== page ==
Some House Democrats this week challenged provisions in proposed federal methamphetamine legislation that would increase penalties for trafficking. The tougher penalties were a reflexive response that had failed to work in the past, they said. They also criticized the measure's lack of provisions for drug treatment.
The attacks came Tuesday in a House Judiciary Subcommittee on Crime hearing on House Resolution 3889, the Methamphetamine Epidemic Elimination Act (use http://thomas.loc.gov to look up), which is being pushed by congressional heavyweights including House Government Reform subcommittee on narcotics head Rep. Mark Souder (R-IN), new House Majority Leader Roy Blunt (R-MO) (replacing the freshly indicted Texas Rep. Tom DeLay), House Judiciary Chairman Rep. James Sensenbrenner (R-WI), and the four co-chairs of the House Methamphetamine Caucus, which represents members of both parties.
While the measure concentrates on tightening restrictions on methamphetamine precursors used in home meth labs, it also lowers the threshold for mandatory minimum sentences for meth trafficking offenses. Existing federal law provides for a 10-year mandatory minimum sentence for trafficking more than 50 grams of meth; the bill being considered by Congress would lower the threshold for the mandatory minimum sentence to five grams, and would include possession with intent as well as actual sales.
But in a change from years past, at least some lawmakers are expressing reluctance to simply go down the path of more prison time. "Whether it's crack or meth, we've got a drug problem in America, and it's not going to be solved with mandatory minimum sentencing," said Rep. Maxine Waters (D-CA), who added that the primary effect of such laws is to devastate poor communities.
While Walters said she had no problem with restrictions on pseudoephedrine, the precursor chemical widely used in home cooking, and even implicitly criticized Mexico for its massive importation of meth, she was having none of any increased sentences. "Come in here and talk to me about (Mexico's president) Vicente Fox and what you're going to do with them and trade if they don't do something about the transporting of stuff across the border from the superlabs in Mexico," Waters said. "But just to talk about young people who use this meth to get high going to penitentiaries, that's not doing anything to make me believe it's going to be helpful."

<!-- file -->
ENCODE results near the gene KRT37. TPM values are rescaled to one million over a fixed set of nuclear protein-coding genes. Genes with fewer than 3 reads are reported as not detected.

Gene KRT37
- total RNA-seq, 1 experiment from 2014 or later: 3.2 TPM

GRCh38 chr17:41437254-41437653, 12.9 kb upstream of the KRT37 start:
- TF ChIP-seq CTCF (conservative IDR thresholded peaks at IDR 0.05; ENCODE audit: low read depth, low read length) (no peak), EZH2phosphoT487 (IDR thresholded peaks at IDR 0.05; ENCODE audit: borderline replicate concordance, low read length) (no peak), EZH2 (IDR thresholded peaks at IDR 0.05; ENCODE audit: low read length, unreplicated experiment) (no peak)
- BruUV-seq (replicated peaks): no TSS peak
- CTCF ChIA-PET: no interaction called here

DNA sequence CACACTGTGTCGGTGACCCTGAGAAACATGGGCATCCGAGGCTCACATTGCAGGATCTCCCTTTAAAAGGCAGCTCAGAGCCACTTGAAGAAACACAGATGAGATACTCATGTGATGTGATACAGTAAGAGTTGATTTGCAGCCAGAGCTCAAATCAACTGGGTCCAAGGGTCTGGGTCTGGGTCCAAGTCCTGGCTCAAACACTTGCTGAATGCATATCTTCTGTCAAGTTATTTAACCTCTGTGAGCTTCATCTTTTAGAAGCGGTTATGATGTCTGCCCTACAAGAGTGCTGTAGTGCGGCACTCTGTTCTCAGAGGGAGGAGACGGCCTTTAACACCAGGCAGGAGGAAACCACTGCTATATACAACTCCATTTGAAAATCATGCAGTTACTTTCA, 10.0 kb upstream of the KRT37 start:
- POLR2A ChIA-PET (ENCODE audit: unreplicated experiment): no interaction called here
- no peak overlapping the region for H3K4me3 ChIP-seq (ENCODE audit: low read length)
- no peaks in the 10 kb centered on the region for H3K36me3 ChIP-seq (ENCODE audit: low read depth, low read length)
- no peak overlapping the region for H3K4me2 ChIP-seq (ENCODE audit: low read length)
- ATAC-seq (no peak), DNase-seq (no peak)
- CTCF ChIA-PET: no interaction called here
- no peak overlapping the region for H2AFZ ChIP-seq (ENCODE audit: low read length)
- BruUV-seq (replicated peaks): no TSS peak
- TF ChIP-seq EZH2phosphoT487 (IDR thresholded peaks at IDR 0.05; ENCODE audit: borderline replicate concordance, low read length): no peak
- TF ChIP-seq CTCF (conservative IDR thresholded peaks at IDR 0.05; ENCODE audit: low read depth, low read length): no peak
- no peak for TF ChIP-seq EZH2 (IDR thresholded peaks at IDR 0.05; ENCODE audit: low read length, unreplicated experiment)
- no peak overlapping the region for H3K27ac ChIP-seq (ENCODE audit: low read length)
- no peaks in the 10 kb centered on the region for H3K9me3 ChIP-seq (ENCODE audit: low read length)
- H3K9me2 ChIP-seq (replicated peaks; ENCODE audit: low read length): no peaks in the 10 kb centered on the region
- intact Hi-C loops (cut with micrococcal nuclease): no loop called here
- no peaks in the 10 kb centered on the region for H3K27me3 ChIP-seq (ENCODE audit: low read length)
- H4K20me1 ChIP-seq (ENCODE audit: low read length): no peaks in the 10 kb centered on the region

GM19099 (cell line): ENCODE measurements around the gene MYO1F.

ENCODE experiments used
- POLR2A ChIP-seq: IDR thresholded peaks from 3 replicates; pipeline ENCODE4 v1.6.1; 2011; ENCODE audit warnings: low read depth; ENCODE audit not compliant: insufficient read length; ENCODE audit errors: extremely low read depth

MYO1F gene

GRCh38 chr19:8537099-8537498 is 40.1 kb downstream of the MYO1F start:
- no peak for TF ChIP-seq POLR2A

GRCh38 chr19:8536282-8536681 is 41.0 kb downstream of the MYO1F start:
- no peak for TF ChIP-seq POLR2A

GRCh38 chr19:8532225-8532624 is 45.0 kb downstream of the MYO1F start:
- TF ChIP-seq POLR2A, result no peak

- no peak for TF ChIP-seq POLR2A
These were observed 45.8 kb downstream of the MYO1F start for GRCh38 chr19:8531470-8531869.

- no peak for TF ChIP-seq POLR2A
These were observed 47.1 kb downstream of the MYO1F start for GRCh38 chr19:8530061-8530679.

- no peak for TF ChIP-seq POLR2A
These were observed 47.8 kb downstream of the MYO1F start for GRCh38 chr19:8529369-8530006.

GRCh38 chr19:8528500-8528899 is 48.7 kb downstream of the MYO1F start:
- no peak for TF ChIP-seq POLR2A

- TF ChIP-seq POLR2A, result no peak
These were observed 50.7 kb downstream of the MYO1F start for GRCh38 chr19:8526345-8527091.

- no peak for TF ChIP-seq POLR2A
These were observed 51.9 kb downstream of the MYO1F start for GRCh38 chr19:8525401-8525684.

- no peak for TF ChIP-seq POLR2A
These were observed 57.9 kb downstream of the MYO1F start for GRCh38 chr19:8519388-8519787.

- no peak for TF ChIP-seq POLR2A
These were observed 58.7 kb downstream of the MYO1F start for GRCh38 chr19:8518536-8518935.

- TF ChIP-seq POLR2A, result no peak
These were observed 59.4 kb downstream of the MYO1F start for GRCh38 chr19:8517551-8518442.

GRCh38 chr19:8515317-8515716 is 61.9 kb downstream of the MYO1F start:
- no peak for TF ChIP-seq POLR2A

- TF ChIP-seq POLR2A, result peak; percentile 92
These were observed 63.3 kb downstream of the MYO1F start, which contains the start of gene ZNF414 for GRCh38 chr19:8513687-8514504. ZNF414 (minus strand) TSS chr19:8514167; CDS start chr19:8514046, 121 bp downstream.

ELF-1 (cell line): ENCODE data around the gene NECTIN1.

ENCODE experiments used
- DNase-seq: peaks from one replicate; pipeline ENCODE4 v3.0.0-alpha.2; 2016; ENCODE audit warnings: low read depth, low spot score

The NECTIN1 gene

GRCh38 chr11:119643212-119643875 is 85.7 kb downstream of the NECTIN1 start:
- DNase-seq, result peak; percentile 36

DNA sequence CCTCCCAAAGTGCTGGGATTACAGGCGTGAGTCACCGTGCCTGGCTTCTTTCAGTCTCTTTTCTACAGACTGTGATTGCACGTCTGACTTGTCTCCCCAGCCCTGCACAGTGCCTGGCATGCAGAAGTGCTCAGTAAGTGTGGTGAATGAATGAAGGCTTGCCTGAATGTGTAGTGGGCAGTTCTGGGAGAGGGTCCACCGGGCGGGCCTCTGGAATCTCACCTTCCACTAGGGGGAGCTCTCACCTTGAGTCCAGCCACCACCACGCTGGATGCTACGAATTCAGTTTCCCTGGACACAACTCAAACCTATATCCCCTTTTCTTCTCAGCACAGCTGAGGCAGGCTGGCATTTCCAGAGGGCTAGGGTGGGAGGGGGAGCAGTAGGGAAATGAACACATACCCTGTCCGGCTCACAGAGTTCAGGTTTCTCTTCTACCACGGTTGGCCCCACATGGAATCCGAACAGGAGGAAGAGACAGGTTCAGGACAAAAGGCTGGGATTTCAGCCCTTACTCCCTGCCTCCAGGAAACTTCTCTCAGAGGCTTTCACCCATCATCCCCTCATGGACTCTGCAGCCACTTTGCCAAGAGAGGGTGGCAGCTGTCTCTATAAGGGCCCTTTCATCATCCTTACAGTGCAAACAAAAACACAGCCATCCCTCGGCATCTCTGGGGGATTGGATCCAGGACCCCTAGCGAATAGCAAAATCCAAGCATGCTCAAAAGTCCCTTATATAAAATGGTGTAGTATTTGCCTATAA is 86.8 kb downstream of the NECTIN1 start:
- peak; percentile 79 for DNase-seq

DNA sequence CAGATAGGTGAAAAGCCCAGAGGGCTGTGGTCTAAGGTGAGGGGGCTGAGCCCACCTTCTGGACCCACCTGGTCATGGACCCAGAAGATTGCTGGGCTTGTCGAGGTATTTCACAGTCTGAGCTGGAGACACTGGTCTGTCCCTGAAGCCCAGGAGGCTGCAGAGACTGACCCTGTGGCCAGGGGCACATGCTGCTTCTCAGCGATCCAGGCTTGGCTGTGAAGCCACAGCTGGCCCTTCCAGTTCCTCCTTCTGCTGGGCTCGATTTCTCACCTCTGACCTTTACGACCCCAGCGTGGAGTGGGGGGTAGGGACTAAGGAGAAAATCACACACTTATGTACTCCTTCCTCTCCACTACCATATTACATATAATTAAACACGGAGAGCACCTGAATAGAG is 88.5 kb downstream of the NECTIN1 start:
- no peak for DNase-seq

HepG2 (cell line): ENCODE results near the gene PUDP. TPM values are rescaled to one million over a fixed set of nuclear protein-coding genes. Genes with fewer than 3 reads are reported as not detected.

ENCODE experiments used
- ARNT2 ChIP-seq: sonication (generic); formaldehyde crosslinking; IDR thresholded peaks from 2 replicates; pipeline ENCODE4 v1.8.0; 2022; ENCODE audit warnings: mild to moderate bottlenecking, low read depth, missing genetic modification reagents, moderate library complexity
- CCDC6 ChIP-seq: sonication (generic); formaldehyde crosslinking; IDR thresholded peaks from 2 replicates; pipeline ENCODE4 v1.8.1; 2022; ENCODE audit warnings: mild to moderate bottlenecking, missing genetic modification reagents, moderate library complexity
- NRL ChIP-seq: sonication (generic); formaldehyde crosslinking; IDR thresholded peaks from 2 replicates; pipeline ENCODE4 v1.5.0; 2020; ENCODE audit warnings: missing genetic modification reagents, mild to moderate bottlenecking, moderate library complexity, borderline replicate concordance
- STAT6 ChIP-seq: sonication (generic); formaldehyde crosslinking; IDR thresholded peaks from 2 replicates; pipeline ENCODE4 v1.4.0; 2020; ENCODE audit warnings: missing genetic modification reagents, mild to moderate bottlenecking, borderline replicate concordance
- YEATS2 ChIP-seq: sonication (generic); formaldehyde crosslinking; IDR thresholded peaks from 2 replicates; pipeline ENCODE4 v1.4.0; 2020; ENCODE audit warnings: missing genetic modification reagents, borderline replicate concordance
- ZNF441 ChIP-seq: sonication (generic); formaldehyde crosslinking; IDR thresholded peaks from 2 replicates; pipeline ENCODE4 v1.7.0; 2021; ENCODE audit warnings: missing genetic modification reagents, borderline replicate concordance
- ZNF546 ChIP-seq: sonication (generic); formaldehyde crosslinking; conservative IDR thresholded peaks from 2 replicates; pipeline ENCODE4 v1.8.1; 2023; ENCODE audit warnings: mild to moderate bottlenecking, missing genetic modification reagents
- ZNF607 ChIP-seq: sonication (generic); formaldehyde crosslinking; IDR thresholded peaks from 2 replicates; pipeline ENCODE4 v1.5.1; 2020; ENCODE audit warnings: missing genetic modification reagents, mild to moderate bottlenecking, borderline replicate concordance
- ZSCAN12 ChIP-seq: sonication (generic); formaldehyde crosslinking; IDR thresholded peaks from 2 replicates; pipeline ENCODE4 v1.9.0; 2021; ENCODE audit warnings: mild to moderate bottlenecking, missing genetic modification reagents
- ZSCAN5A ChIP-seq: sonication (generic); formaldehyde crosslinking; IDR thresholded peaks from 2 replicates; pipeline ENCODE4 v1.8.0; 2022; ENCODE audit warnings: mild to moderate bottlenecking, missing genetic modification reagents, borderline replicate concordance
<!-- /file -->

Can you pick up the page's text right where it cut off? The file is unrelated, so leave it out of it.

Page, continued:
Rep. Bobby Scott (D-VA), the top Democrat on the committee, said the punitive approach has been tried repeatedly without success. "Meanwhile, the epidemic has grown exponentially," he said.
Scott also went after DEA deputy chief for enforcement operations Joseph Rannazzissi, relentlessly quizzing him on the efficacy of harsh sentencing. "You did not reduce the incidence of crack use by having a draconian five-year mandatory-minimum sentence, did you?
"Putting it that way," Rannazzisi said, "I guess not."
While bill sponsor Rep. Mark Kennedy (R-MN) defended the legislation, saying Congress must send "a strong signal" to drug sellers, Rep. Bill Delahunt (D-MA), challenged him on that score. "We've been sending messages," Delahunt responded. "I think there should be now conclusive evidence that just simply enhancing penalties is in no way going to reducing the trafficking in a particular controlled substance."
While Tuesday's hearing is unlikely to derail the bill, sponsors had hoped it would be non-controversial, allowing it to move quickly. But House Democrats have already ensured that will not be the case.